The Leaky Lakes of Crown Oaks

Lake at Crown Oaks, ConroeThe charms of gated acreage near Lake Conroe: large, wooded lakefront homesites, plus only a 25 minute commute . . . to The Woodlands! Oh, and if we’re talking about 1400-acre Crown Oaks in Montgomery County, lots of lawsuits, too!

Last year, the Crown Oaks Property Owners Association, along with individual homeowners, sued Affiliated Crown Development LTD, citing poor structure of the two manmade lakes in the development, located outside Montgomery.

But so much has happened since then: After new board members decided the developer would finally work with them to solve the lakes’ problems, the property owners association dropped its suit this fall. But now two groups of 10 individual homeowners have hired separate legal teams to continue their lawsuit against the developer. And in turn, the developer is now suing the engineering and construction firms it hired to build the dams on both lakes.

But there’s even more lawsuit fun:

“The POA tried to get out of the suit as a plaintiff, so my group has also sued them,” [homeowner attorney Kevin] Forsberg said. “The individuals were not satisfied. … Even though the POA started working with the developer in the hopes that the lakes would be fixed, nothing has actually been done.”

What’s it like to build your home on a lake that doesn’t bother to show up? Thanks to the amazing power of the internets, you can experience all the highs and lows of manmade-lakefront real-estate investing yourself — from the comfort of your own computer! Watch videos and read details of the whole dam story . . . after the jump!


To get a good picture of what drew homeowners to this place, you’ll want to watch the cheesy Crown Oaks promotional video first. “Offering solitude with old-fashioned values,” Crown Oaks marketed itself to a community of people who want to get away from the hustle and bustle of that . . . um, big, crowded metropolis nearby. That’s right: The Woodlands.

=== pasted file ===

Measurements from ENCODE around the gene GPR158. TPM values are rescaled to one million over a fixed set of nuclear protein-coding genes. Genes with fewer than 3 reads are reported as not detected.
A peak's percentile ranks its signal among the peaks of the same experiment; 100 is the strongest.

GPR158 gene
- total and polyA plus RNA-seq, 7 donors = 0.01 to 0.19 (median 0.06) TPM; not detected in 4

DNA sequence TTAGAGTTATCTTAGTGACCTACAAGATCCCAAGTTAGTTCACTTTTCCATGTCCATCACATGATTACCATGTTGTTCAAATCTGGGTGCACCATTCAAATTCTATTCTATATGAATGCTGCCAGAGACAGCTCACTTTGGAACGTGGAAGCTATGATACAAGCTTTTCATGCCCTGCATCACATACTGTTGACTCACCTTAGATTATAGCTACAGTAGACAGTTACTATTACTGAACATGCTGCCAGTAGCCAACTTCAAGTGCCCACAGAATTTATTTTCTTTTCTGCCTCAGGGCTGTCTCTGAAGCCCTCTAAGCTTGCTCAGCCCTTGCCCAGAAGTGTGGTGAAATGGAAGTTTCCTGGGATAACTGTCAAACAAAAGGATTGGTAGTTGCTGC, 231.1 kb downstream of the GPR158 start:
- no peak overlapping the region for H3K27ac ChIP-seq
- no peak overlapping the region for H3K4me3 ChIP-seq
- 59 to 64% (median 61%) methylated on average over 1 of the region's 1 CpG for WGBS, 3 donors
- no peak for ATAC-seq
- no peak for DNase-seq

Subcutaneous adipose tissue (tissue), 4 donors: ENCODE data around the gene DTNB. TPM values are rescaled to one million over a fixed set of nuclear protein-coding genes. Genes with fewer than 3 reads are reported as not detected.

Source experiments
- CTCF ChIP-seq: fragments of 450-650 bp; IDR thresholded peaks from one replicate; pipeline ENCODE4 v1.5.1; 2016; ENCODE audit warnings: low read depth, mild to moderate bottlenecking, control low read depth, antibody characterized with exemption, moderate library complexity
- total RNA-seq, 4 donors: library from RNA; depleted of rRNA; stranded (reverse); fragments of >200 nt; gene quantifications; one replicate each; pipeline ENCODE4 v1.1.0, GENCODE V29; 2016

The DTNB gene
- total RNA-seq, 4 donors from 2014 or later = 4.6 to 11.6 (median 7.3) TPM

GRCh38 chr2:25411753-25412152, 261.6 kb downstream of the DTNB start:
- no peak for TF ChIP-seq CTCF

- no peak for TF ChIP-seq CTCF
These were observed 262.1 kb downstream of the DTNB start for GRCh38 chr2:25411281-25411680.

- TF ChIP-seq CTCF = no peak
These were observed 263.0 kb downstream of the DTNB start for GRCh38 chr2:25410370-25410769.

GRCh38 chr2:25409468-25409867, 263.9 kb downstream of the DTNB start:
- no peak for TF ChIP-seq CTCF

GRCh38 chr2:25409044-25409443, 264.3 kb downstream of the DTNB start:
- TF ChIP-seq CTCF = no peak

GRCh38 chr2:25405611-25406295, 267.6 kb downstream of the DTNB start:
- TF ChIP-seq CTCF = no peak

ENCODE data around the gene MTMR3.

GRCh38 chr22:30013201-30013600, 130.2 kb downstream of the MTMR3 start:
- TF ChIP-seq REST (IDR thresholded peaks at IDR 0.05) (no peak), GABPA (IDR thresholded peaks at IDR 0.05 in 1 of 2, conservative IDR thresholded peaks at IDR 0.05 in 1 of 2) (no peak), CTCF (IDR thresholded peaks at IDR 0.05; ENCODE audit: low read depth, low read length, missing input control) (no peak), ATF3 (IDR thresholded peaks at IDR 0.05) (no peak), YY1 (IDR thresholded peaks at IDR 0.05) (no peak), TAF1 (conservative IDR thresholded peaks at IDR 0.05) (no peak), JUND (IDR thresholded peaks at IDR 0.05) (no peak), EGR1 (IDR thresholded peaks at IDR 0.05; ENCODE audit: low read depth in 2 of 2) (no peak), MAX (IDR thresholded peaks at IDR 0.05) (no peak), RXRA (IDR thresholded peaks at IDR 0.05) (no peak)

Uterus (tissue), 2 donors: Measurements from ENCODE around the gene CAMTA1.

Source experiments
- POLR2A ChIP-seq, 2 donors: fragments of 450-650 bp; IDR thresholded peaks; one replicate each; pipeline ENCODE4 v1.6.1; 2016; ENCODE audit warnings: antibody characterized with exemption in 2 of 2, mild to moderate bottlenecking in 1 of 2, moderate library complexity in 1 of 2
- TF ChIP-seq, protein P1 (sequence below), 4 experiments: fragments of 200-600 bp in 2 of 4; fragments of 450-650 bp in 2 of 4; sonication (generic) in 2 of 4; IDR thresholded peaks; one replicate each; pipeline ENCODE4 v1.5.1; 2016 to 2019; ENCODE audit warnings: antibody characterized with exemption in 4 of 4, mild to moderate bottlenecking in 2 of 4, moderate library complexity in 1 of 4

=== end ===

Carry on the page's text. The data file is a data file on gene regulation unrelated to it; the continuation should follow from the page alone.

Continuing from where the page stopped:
[You] have all the amenities of The Woodlands, but don’t have to live right next door to your neighbor, know exactly what you’re neighbor’s eating for dinner . . . it’s really nice.

It may be an hour’s drive north, but this place isn’t so far from Houston, really — at least in spirit. Residents here are just like Houstonians, always looking nearby for the charm of someplace else:

When we pulled into Crown Oaks . . . and we drove through the subdivision, it looked like we were in Austin, Texas! The hills, the rolling hills that you find here, you don’t find them down the street. . . . It’s our own Hill Country!

When you’re done watching that video, get all the lakefront dirt from the recent KHOU-TV report.

What exactly is wrong with the lakes? From a Q&A posted to the POA website last year:

The dams have yet to be approved by the Texas Commission on Environmental Quality (TCEQ), the state agency that monitors and approves dam
construction in Texas. They were built without proper permits. Serious soil erosion has occurred
on the dams from simple rainfall runoff, meaning that serious overflows from a full lake would
cause even heavier damage. The Majestic Lake dam in particular was not constructed according
to the engineer’s original design.
Despite the fact that we’ve had enough rainfall to at least
partially fill Majestic Lake, it appears to not hold water at all. The ability of Crown Lake to hold
water is also in question. Seepage occurs downstream from the Majestic Lake dam whenever the
water level does rise above a certain level . . .

More detail from a Courier story last year:

Issues concerning the Majestic Lake dam first surfaced in October 2004, when the TCEQ noted certain parts of the dam had not been built to the plans and specifications the agency approved in June 2004.

The inspection showed that the emergency spillway had been built to a width of 200 feet instead of the approved 350 feet.

The emergency spillway was designed to be protected by a geotextile mat that was to extend 50 feet downstream. Instead, “inadequately sized” riprap of 9 to 12 inches in diameter was “sparsely placed” in place of the covering, according to the inspection report.

“The rock did not extend downstream as proposed and did not cover the entire slope,” according to the TCEQ report.

The report also noted there no “seep holes” in the discharge section of the concrete service spillway as proposed. The configuration, slope and dimensions of the discharge channel also were different from the plans.

Bonus: The developer’s other lawsuit — with another subdivision! But it’s been settled, according to the original Crown Oaks POA website:

A downstream subdivision sued the developer over damage to their lake caused by the construction of Majestic Lake. They also sued alleging superior water rights for their lake. . . .

The exact settlement is unknown due to a non-disclosure agreement between Deer Lake and the Developer. Reports have suggested that the settlement may have been in a 7 figure settlement.

If during the course of any work done on Majestic Lake there is future damage to Deer Lake, Deer Lake retains the right to file another lawsuit for future damages against the developer and/or POA.

Photos: Powell Land Company (top) and Visit Houston Online